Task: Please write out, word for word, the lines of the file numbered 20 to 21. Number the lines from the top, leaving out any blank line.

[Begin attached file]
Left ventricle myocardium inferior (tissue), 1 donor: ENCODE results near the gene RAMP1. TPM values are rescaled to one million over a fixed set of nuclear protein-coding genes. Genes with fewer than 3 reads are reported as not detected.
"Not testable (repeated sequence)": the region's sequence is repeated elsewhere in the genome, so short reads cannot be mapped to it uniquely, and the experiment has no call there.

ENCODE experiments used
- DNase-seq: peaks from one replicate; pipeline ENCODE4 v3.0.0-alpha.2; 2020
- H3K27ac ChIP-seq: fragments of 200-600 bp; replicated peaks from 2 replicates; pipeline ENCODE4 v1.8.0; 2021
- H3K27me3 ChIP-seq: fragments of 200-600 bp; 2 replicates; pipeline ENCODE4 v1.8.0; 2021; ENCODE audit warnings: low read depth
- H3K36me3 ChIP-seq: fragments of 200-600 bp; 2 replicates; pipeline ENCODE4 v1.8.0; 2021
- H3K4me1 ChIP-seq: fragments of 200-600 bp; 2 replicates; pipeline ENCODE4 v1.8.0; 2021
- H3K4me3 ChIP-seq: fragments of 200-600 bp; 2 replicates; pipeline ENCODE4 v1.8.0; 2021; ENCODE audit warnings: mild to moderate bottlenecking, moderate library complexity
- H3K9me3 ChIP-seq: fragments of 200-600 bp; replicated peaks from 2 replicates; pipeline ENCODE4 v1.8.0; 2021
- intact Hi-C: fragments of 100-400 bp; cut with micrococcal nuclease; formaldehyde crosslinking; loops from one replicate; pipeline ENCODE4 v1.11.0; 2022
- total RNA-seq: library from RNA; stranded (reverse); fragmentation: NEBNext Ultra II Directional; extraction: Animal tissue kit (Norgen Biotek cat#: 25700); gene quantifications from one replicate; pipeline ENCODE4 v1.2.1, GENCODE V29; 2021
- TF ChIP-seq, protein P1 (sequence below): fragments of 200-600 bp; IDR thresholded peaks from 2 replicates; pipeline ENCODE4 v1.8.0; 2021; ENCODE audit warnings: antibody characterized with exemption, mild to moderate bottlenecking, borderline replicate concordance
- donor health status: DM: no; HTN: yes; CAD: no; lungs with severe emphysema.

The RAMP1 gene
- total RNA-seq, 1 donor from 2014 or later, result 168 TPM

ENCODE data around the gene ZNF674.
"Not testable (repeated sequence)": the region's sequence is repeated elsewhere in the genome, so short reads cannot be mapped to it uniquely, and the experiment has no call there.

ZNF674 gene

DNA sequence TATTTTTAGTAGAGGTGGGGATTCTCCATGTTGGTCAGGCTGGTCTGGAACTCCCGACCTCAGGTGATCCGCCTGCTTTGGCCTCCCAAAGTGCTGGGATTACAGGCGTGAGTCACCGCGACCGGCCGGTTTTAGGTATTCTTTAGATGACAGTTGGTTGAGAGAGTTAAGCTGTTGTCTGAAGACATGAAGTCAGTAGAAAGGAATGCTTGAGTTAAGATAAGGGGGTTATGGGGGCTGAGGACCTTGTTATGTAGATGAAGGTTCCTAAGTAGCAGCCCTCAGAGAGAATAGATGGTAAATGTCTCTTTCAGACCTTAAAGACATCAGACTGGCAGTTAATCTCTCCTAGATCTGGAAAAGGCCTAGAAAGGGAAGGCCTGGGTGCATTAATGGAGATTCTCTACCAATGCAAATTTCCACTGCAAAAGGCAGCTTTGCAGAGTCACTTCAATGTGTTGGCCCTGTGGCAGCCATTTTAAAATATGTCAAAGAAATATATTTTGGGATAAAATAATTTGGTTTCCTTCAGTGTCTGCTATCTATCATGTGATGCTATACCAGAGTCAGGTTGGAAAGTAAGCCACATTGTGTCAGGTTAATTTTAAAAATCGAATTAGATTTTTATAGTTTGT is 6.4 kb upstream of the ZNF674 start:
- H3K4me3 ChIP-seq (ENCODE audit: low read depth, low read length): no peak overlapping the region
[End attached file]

DNA sequence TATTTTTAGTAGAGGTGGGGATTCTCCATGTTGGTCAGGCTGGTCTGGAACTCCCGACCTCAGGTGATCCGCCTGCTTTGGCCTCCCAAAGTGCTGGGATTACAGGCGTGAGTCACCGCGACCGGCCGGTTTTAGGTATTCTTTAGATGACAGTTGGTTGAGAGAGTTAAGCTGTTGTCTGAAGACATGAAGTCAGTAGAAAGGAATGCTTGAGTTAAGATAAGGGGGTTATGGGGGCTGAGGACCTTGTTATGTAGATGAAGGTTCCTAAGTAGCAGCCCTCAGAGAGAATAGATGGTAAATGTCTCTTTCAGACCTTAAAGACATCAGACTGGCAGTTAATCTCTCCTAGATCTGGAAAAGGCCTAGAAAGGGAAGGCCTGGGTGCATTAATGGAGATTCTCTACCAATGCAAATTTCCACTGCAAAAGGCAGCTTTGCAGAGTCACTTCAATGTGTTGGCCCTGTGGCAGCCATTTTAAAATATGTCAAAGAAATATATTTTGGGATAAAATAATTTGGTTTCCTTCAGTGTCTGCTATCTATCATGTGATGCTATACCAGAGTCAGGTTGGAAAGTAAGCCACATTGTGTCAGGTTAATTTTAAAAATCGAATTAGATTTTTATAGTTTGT is 6.4 kb upstream of the ZNF674 start:
- H3K4me3 ChIP-seq (ENCODE audit: low read depth, low read length): no peak overlapping the region